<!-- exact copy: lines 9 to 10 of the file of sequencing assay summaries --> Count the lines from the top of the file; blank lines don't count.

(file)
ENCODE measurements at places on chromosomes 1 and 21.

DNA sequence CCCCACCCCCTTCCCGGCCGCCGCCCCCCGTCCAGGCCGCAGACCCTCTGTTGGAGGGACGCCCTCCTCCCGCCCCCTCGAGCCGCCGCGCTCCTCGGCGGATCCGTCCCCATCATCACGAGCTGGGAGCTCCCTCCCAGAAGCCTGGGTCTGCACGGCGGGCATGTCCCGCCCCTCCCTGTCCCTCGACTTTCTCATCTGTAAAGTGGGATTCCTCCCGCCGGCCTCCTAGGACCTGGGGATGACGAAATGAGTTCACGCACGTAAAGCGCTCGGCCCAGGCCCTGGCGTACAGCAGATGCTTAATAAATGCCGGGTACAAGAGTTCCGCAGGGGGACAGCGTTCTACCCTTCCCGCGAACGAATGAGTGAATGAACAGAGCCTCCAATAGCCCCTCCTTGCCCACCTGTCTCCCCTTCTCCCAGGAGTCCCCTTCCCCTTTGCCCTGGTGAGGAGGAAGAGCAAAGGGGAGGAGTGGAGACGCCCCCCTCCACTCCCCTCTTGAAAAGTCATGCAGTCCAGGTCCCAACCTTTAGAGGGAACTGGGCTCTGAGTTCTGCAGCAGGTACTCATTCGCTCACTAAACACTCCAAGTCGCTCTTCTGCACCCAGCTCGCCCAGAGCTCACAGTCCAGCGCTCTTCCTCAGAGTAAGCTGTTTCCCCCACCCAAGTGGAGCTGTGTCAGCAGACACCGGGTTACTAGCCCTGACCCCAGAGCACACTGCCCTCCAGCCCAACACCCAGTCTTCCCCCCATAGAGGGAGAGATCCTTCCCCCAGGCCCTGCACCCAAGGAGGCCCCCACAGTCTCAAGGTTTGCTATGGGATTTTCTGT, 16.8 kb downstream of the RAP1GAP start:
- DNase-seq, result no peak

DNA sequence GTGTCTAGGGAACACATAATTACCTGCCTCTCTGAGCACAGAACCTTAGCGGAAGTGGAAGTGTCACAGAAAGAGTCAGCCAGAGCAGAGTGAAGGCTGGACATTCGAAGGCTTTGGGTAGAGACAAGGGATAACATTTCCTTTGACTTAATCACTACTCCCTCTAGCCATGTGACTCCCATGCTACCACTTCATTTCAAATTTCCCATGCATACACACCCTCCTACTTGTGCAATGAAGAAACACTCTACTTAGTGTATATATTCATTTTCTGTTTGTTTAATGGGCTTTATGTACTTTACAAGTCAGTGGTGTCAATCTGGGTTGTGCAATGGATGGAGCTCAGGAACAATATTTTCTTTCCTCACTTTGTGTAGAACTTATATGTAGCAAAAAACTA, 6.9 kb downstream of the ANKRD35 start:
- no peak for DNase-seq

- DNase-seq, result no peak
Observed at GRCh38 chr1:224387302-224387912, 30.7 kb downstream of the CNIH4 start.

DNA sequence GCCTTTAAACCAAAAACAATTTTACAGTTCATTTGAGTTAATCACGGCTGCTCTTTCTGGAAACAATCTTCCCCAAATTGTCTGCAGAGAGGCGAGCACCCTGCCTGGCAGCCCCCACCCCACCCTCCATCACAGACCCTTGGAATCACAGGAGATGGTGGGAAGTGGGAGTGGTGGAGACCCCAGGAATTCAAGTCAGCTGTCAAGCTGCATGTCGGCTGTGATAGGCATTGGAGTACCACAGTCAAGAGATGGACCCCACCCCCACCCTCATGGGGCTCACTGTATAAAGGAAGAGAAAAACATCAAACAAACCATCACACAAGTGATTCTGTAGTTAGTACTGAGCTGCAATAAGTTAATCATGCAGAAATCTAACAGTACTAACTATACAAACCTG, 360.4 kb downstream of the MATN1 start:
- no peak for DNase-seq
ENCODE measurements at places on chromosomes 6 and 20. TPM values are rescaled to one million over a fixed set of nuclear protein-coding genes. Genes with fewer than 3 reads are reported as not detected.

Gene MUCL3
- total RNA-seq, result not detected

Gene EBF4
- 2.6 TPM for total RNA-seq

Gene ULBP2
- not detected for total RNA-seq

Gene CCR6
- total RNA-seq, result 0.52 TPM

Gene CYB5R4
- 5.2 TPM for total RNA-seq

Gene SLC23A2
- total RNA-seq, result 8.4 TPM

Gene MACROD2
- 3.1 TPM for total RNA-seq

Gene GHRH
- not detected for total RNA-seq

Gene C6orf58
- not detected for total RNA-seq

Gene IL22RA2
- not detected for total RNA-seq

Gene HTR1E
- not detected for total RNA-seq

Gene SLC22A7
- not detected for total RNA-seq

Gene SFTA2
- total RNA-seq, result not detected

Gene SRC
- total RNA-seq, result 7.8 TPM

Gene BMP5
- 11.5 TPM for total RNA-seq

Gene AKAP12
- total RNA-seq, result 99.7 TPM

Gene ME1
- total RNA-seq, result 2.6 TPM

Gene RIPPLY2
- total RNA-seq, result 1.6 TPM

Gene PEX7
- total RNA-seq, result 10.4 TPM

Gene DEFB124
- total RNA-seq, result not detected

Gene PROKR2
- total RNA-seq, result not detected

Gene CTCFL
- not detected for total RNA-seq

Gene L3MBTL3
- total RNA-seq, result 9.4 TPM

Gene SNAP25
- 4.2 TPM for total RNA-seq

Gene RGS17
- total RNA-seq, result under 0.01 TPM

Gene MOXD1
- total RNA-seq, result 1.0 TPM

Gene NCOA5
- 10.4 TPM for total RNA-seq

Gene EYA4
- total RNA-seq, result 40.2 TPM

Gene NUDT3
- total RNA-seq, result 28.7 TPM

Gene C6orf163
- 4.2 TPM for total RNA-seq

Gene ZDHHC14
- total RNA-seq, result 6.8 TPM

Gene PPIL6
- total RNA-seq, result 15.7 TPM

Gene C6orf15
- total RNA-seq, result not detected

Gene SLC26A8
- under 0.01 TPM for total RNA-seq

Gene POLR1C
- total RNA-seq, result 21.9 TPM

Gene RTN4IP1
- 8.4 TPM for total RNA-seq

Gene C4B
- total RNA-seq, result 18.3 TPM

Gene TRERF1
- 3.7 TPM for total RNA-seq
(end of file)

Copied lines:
- no peak for DNase-seq
ENCODE measurements at places on chromosomes 6 and 20. TPM values are rescaled to one million over a fixed set of nuclear protein-coding genes. Genes with fewer than 3 reads are reported as not detected.